Tokyo stocks lost 1.27 percent by the break on Thursday after a huge sell-off on Wall Street following US President Barack Obama's election victory while a stronger yen weighed on Japan's exporters.
The benchmark Nikkei 225 index at the Tokyo Stock Exchange was down 113.51 points at 8,859.38, while the broader Topix index of all first-section issues gave up 1.08 percent, or 8.09 points, to 737.62.
US stocks plunged Wednesday with the blue-chip Dow diving 2.36 percent to finish at 12,932.73, its first close below 13,000 in three months.
Obama's Republican challenger Mitt Romney had been favoured by markets for his lower-tax, less-regulation stance.
But a bigger worry is that a still-divided Congress could again lead to deadlock on fiscal reforms, allowing the so-called "fiscal cliff" package of spending cuts and tax hikes to take effect on January 1.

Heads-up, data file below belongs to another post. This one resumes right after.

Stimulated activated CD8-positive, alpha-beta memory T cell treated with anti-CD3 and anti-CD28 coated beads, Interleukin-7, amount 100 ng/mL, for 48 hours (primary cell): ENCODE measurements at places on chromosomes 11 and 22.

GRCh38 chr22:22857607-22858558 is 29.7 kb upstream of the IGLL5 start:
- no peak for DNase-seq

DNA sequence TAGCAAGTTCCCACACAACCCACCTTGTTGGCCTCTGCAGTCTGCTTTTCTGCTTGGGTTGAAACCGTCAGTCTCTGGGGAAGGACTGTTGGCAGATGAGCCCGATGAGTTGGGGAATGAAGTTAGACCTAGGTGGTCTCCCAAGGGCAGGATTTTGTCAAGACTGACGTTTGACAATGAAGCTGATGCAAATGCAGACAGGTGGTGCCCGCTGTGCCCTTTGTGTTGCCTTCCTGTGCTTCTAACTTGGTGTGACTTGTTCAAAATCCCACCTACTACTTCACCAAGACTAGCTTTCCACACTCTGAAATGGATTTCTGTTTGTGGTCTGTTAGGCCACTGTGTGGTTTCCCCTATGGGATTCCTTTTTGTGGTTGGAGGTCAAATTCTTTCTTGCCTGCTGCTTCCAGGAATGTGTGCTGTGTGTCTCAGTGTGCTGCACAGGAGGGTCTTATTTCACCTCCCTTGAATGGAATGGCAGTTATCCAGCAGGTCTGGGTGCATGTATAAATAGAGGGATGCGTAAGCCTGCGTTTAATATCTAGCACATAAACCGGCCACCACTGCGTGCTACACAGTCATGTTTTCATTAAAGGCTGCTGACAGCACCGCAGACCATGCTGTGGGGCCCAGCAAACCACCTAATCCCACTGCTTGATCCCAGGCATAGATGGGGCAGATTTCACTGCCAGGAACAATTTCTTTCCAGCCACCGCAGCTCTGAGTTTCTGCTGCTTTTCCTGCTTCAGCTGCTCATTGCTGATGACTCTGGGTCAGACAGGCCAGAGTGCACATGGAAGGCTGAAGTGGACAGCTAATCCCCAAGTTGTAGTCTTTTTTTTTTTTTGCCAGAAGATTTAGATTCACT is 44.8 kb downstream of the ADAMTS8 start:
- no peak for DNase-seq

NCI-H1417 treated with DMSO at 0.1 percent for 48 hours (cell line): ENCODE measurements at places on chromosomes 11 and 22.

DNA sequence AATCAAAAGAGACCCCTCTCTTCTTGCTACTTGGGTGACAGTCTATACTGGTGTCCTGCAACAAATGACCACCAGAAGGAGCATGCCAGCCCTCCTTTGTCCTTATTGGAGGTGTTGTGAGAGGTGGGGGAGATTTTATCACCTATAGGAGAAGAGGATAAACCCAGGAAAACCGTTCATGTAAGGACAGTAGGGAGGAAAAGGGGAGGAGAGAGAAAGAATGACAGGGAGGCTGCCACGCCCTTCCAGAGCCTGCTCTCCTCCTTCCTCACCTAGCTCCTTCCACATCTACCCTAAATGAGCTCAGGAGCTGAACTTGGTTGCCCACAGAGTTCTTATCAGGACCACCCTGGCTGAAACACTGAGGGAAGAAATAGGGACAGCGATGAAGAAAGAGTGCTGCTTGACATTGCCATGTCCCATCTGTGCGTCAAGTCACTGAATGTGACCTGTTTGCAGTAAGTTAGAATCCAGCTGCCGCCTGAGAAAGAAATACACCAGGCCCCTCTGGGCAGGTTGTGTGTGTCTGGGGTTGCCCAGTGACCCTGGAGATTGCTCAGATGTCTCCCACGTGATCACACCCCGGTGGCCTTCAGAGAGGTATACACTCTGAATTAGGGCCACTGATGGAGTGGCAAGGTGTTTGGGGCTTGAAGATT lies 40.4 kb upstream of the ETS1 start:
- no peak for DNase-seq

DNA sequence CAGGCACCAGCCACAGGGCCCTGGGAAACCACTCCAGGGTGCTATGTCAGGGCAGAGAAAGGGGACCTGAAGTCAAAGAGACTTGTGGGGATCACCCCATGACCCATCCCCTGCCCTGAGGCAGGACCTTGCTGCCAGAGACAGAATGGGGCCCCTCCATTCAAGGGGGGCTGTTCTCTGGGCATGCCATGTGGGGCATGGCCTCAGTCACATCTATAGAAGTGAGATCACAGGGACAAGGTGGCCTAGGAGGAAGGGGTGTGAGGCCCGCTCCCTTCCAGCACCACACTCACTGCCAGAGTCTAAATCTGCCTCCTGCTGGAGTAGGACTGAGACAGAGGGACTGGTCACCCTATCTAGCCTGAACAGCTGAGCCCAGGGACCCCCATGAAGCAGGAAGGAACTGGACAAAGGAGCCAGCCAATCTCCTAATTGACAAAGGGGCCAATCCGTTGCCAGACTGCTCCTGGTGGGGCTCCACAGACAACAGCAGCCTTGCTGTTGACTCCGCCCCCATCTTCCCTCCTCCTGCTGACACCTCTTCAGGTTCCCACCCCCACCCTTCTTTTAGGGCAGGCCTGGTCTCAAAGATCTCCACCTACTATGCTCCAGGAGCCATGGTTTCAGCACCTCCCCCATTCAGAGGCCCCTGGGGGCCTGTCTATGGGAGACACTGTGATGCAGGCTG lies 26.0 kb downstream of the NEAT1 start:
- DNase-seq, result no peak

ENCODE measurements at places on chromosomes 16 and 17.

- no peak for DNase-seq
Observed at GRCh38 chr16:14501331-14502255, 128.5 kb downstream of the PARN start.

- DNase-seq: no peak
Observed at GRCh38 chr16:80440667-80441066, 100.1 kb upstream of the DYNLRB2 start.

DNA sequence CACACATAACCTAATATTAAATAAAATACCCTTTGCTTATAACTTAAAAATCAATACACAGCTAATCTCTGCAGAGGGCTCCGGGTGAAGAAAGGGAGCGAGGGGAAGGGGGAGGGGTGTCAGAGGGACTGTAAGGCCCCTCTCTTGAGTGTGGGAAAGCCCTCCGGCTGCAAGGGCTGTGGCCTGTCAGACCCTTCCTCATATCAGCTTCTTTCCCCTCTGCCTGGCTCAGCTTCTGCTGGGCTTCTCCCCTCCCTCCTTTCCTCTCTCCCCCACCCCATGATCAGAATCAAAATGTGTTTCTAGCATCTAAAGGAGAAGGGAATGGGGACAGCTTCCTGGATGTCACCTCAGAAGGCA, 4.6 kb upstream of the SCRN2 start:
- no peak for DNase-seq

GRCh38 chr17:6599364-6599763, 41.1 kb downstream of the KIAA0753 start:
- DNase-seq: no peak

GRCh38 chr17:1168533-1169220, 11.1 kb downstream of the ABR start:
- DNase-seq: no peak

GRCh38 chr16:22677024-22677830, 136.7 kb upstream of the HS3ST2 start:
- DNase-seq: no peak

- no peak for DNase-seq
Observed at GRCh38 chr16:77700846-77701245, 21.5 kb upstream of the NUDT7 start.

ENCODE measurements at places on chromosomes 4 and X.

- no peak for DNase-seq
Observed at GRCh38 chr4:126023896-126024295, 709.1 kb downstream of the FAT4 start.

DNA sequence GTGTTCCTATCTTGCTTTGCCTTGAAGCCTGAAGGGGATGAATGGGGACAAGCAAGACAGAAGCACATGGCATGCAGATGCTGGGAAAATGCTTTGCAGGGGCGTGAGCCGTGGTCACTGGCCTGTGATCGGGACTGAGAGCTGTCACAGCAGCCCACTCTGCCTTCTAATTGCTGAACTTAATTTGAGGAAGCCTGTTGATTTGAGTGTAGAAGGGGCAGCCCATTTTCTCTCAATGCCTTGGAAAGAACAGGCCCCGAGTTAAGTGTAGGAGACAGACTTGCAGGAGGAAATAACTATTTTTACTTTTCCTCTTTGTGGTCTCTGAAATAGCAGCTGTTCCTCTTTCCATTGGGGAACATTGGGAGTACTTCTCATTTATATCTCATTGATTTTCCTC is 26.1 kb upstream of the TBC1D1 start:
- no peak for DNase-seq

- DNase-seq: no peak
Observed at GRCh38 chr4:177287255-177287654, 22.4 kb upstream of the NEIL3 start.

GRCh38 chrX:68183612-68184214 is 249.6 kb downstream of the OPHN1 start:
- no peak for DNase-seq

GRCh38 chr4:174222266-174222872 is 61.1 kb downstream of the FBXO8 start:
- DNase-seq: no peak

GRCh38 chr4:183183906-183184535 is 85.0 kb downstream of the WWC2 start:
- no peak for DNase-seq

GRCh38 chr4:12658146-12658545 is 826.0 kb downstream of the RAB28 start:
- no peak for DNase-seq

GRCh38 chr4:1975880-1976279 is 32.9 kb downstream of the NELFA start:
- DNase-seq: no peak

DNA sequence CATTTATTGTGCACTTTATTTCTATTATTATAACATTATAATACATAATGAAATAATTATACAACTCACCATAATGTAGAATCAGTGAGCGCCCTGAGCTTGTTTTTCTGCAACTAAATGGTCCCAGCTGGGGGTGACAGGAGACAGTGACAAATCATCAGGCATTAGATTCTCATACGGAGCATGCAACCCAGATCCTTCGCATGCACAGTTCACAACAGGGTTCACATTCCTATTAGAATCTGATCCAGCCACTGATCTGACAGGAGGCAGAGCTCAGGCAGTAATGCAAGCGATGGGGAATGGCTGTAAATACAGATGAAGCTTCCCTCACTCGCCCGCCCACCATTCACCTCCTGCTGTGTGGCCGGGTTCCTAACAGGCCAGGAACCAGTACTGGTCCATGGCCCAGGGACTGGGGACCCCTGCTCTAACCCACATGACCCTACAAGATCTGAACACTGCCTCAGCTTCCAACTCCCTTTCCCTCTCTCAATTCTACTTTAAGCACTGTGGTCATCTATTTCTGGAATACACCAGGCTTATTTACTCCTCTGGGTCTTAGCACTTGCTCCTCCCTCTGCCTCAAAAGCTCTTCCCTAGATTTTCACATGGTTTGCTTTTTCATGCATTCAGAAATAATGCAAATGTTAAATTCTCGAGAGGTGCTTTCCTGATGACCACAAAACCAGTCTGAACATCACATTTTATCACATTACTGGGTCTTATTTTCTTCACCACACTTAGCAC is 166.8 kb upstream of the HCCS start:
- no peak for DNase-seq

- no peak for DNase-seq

If Congress fails to agree how to cut spending over the medium term, there will be automatic deep spending cuts that could tip the United States back into recession in a major blow for the slowing global economy.
"Immediately the re-election parties ended, markets returned to the daunting issue of the US fiscal cliff," CLSA equity strategist Nicholas Smith told Dow Jones Newswires.
Also weighing on sentiment was the European Union on Wednesday cutting its economic growth forecast for the region -- a key market for Japanese exports -- and worries about the impact of economic woes on European powerhouse Germany.
In Tokyo trade, the stronger yen weighed on exporters, with Canon falling 2.56 percent to 2,504 yen and Sony down 2.29 percent to 893 yen.
On forex markets, the dollar weakened to 79.83 yen, from 79.96 yen in US trade, while the euro bought $1.2760 and 101.92 yen in Tokyo trade, from $1.2767 and 102.09 yen.